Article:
Saturday, July 09, 2016

The aftermath of loss: Ashley Hay's The Railwayman's Wife

Ashley Hay’s The Railwayman’s Wife is a novel tailor-made for librarians and book lovers (like me) who enjoy literary fiction. Set in the Australian seaside town of Thirroul beginning in 1948, it navigates the emotional changes in a young woman, Anikka Lachlan, over the course of her first year as a widow.

UK & Australian cover
After her Scottish-born husband, Mac, dies in a railway accident, it’s suggested that Ani replace the librarian in Thirroul’s Railway Institute Library after her retirement. Ani has always loved to read – Jane Eyre is her favorite novel – and although her new work schedule disrupts her routine with her 10-year-old daughter, Isabel, she finds comfort in helping her fellow townspeople find the right books.

During this painful time, she develops friendships with some of her neighbors, including Roy McKinnon, who fears that his gift for poetry deserted him in peacetime, and Frank Draper, a doctor who can’t escape his past failure to prevent the deaths of recently liberated concentration camp victims. Ani is taken aback by Frank’s occasional brusqueness but comes to realize where it comes from.

This is a bittersweet, introspective novel that follows people’s search for hope and understanding even in the most trying circumstances. It evokes Ani’s feelings not only of loss also but of frustration at life’s unfairness, since she and Mac had come through years of war unscathed only for him to die tragically young anyway. It’s also understandably strange for her to spend her days surrounded by the sound of trains, one of which killed her husband.

US cover
Ani holds onto her memories of Mac, reflecting on the fact that they’ll have no more conversations with one another: “It still throws her to realize she’ll learn nothing more directly from her husband, only secondhand anecdotes about him. And such things can never be hers to claim.” Through others’ stories, Ani discovers a side to Mac she probably wouldn’t have ever known otherwise.

Chapters about their married life, but seen from Mac’s viewpoint, add to the story’s poignancy and originality. Through these sections – which feel shocking when first encountered, because one doesn’t expect to reach the minds of the dead – we learn how much Mac strived to make himself feel worthy of her.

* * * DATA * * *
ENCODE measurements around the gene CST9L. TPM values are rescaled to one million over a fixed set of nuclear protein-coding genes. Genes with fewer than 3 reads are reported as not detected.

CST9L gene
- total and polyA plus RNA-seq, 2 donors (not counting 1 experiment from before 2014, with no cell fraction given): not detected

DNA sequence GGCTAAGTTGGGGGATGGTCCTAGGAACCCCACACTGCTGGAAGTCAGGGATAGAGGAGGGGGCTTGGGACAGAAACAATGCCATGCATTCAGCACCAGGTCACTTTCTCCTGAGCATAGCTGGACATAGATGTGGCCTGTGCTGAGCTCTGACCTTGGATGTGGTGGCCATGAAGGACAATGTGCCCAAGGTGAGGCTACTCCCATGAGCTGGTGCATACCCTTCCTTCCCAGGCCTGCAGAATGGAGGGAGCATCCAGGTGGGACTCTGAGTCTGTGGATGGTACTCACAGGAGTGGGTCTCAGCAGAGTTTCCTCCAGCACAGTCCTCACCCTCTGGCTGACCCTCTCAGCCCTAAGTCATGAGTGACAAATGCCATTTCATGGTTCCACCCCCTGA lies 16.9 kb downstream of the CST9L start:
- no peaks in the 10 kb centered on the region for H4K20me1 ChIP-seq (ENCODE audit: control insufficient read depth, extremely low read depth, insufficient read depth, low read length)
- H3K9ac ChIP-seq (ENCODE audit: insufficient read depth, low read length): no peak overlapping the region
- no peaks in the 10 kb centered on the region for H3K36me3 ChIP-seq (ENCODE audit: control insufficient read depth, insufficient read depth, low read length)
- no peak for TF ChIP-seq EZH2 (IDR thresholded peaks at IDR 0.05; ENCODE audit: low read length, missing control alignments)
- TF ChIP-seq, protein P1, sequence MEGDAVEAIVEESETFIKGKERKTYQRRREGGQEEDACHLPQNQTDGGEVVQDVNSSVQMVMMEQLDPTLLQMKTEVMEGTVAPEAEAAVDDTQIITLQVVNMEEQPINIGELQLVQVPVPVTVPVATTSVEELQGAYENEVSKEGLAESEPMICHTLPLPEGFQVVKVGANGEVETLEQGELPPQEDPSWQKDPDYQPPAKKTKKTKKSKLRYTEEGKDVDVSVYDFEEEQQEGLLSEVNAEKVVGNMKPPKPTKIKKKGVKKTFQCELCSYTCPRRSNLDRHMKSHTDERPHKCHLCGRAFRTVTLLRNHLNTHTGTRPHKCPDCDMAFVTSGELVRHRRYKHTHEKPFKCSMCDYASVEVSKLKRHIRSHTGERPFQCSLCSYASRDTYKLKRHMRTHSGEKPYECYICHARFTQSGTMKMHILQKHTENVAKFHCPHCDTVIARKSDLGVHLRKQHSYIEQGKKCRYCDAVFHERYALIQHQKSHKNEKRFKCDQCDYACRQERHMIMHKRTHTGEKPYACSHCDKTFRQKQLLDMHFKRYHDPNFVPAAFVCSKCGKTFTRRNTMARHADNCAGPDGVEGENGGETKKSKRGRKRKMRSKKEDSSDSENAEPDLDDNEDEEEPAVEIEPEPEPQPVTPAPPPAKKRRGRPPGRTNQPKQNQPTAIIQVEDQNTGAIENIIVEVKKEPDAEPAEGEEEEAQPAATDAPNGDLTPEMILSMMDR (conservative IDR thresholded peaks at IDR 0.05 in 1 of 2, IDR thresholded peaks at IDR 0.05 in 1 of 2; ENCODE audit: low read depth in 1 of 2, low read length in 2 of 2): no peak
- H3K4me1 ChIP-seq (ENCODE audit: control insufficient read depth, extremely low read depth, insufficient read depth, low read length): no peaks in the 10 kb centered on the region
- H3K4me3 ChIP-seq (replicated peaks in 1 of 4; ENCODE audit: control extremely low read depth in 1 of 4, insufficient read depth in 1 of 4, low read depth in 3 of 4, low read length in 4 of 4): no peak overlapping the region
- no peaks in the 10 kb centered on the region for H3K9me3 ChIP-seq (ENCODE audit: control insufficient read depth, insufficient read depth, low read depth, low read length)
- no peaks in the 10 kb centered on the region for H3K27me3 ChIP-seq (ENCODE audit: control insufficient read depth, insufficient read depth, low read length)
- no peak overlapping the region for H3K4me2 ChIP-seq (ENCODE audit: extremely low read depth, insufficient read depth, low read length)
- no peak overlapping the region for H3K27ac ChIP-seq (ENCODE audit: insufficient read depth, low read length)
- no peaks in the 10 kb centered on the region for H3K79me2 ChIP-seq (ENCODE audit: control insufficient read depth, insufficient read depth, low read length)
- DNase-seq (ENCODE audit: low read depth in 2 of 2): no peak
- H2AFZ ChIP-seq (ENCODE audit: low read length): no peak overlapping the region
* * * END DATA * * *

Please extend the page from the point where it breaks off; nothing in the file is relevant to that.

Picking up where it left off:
The Railwayman’s Wife is too deep and multilayered of a book to offer simple answers, but eloquently describes how people seek their own paths out of bereavement and loss.

This was a personal purchase; I’d bought the UK edition (Allen & Unwin, 2014) back when it came out, before I heard that a US edition would be published (Atria/Simon & Schuster, April 2016, $26). This is my second entry in the 2016 Australian Women Writers Challenge.

For background on the story, see Ashley Hay's essay in Library Journal: Reading the Rails: How Australia's Historic Railway Libraries Inspired a Novel.

12 comments:

  1. Thirroul is one of my favourite places. A hamlet nestled between an towering escarpment and the sea. It sounds like this book is as dramatic as the scenery.

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    1. I'm embarrassed I hadn't come across Thirroul before in my reading, but it sounds like a beautiful, scenic place. Maybe one day I'll get to visit! The drama in the book is predominantly internal and psychological, but it's significant.

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  2. Definitely something I am now curious about. Great post!

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  3. I have this in my TBR pile. I thought this book was a romance, but obviously it is much more than that. Your review has piqued my interest. Bumping this one up the pile.

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    1. The book has a couple of love stories in it, but I agree, it's not a romance. I was worried that it would be an overwhelmingly depressing read because of its themes, but it has a hopeful aspect to it too.

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  4. I have never heard about this book but after reading your review I am adding it to my "to read " list!

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    1. Glad to hear it - if you decide to read it, please let me know what you think!

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  5. This sounds like a fascinating book. Once again I have you to blame for my increasingly-tall TBR pile! :)

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    1. I'd been curious about this book for a while and can see now why it's been getting a lot of international attention and acclaim. It's a thought-provoking book that made me wish I could see what happened to the characters after it ended.

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  6. If I were to say only that I am thrilled to discover your site, that would be a severe understatement. As a "fan" of historical fiction, I've stumbled upon a treasure. Now, though I could say much more about your current posting (which prompts me to go later this afternoon to my library), I will instead dive into your site and browse for a while.
    v/r Tim
    http://solitarypraxis.blogspot.com/2016/07/help-me-put-together-new-reading-list.html

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    1. Hi Tim, thanks so much for your remarks about my site, and happy browsing! Thanks for linking Reading the Past, too.

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